21mar what the ccc recommendations mean hero
Opinion
17 March 2021

What do the Climate Change Commission’s recommendations mean for consumers?

Jon Duffy, Consumer NZ CEO, shares his thoughts on the Climate Change Commission’s draft report.

The Climate Change Commission (CCC) caused a stir in February when it dropped its long-awaited 2021 Draft Advice for Consultation. The dull title undersells what is a potentially game-changing piece of analysis and a line in the sand for New Zealand’s relationship with the climate.

Once the recommendations had been digested, some industries seemed more surprised than others to be singled out, and at the suggestion that profiting from burning fossil fuels ad infinitum may not be the best idea for the planet. For these sectors the timelines recommended in the report seem to have been a much-needed reality check.

Some were quick to point out that this is only draft advice and there’s a lot of water to pass under the bridge before any recommendations become law or policy. Fair enough, that’s true. But there’s plenty of industry support as well, with some businesses very advanced in their thinking and, rather than railing against the inevitable, already focussing on how to bring about change sensibly.

Some consumers were taken by surprise, as well. There were reports of customers cancelling orders for gas appliances and plumbers and gasfitters losing installation contracts. We received complaints suggesting the CCC was out to rob people of their BBQs.

That the government would be seizing everyone’s BBQs seems a stretch, at least until it’s finished dealing with the pandemic and the America’s Cup is over. That said, the commission does propose transitioning away from the domestic use of natural gas by 2050. This means at some point before then, an alternative will need to be found and we’ll have to work out what to do with all those BBQs.

Badly overestimating the likely quality of summer in Wellington this year, I recently bought a BBQ. Obviously, I am interested to know how long I can (and should) use it. I also have children, who will hopefully be around a lot longer than me. These recommendations have real-world consequences: both for how I choose to cook a sausage and whether my children will inherit a planet worth living in.

What the CCC has released puts high-emission sectors on clear notice, but that was always going to happen at some stage. For consumers, it’s a wake-up call that addressing climate change will involve actual changes in our behaviour. And that we have to act sooner rather than later.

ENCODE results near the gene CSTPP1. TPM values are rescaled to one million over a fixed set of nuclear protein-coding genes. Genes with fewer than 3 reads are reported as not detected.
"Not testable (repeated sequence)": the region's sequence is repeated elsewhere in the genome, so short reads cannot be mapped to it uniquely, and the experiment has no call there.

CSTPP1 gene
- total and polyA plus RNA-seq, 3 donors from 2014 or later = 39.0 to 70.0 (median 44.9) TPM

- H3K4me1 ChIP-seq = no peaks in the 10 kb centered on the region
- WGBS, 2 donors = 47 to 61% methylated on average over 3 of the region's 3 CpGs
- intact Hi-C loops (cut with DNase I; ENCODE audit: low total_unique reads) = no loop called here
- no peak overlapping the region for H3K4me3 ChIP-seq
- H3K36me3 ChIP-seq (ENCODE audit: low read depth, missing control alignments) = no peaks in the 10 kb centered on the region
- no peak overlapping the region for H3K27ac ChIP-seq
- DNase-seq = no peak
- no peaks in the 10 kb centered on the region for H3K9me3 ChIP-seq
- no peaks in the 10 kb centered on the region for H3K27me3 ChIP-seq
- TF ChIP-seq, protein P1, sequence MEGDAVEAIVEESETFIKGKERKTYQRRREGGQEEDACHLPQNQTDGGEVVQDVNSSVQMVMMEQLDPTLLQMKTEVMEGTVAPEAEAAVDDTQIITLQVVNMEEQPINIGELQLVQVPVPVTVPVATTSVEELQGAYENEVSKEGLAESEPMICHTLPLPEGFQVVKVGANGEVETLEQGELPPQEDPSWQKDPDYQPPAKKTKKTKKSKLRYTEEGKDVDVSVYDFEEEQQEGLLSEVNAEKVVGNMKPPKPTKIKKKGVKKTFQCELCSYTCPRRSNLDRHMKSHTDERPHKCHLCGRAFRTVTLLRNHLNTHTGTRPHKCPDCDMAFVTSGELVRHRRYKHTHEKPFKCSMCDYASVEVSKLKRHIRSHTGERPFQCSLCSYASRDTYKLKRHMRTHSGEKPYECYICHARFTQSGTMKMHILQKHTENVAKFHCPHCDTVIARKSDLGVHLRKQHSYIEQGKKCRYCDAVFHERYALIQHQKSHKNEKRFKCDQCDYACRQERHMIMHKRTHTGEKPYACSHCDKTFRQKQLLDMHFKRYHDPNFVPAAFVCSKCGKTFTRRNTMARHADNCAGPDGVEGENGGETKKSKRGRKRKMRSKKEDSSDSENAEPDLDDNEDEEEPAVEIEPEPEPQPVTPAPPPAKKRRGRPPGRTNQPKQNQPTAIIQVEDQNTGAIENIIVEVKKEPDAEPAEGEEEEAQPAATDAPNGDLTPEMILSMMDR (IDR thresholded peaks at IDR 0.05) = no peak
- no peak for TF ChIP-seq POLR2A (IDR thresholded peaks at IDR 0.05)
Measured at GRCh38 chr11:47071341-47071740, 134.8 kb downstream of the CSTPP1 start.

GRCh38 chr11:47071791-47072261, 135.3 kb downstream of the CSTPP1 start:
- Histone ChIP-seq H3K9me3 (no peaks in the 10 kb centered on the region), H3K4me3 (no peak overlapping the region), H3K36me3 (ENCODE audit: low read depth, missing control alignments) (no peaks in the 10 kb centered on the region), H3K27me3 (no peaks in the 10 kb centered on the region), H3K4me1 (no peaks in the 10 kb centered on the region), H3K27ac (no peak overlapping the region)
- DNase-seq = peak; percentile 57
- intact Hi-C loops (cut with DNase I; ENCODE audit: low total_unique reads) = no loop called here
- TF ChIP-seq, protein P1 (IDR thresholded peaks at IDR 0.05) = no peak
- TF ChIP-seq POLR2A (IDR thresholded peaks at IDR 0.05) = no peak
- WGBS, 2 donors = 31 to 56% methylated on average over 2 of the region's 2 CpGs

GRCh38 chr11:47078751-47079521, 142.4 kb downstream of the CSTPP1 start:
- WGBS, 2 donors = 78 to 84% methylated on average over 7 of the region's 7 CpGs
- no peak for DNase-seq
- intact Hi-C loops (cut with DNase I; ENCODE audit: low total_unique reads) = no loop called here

Some consumers will have the luxury of choosing when to change their lifestyles. However, that transition won’t be easy for everyone. For example, not everyone can afford to swap out their petrol car for an electric model. This means any policy decisions made in response to the CCC report must be fair for everyone, and not disproportionately place the cost of change on those least able to afford it.

An entire chapter of the report is devoted to how the proposals could impact the people of Aotearoa. To its credit, the CCC moves beyond the science to consider fairness. It also acknowledges that emission reduction needs to occur at pace, but without slowing economic growth.

Central to the commission’s thinking is a concept of connectivity borrowed from Te Ao Māori. As the commission puts it: The people, the land, the atmosphere, the oceans – all things are connected.

In contrast, the fast consumer culture that drives many of our buying habits isn’t connected to, but is exploitative of, the environment, which is treated as a free resource. The only connectivity? The connection to profits. This isn’t sustainable.

Our habits make it difficult to imagine consuming in different ways. However, if we think about how we are connected to the world around us, our role in changing how things are produced for our consumption becomes clearer.

We already have the power to make better choices. Being more discerning about whether we need to buy that new fridge or T-shirt – despite what the marketing says – can make the purchasing decisions we do make have a positive impact. If we do need to buy, and we can afford to, we can have a positive impact through buying things that are built to last, not built to last until the two-year warranty expires.

Choosing not to buy at all and extending the life of products by repairing rather than replacing them slows demand and keeps broken goods out of landfill.

If we all did these things, manufacturers would, in turn, be forced to improve the quality and durability of what they produce to meet consumer demand.

Only time will tell what recommendations the government takes on from the CCC, but the draft report is already a success for framing its response in terms of connectivity.

As the CCC points out, it would be harmful and disruptive to go cold turkey tomorrow and eschew any product or service that produces harmful emissions. That is sensible cricket. But if there’s one thing capitalism has taught us, the quickest way to bring about change is to threaten profits.

We have some power here, but we need to break some habits to use it.

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